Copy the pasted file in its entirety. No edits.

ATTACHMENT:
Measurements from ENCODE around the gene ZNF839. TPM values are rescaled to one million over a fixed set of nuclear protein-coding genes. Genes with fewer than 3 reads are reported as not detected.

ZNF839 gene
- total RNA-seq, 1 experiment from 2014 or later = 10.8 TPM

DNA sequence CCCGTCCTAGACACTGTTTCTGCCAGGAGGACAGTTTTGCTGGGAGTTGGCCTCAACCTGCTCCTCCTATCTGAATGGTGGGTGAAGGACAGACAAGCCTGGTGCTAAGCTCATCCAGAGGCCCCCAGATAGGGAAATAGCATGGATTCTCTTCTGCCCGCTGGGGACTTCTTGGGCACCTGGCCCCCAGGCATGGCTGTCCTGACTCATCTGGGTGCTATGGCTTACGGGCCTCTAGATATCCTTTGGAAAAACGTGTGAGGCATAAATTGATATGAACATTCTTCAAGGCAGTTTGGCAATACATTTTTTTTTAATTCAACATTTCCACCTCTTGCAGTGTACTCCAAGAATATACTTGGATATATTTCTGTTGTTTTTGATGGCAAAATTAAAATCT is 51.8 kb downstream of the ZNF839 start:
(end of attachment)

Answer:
Measurements from ENCODE around the gene ZNF839. TPM values are rescaled to one million over a fixed set of nuclear protein-coding genes. Genes with fewer than 3 reads are reported as not detected.

ZNF839 gene
- total RNA-seq, 1 experiment from 2014 or later = 10.8 TPM

DNA sequence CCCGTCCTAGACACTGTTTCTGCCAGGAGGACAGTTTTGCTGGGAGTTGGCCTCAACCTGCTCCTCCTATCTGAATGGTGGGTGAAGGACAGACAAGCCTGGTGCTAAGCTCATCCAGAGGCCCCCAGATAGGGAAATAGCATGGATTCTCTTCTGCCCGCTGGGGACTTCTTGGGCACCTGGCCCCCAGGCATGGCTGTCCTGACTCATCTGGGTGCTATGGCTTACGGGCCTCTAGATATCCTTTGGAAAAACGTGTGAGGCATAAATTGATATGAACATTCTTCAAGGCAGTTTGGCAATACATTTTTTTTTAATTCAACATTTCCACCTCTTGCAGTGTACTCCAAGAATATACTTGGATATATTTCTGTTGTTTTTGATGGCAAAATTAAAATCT is 51.8 kb downstream of the ZNF839 start: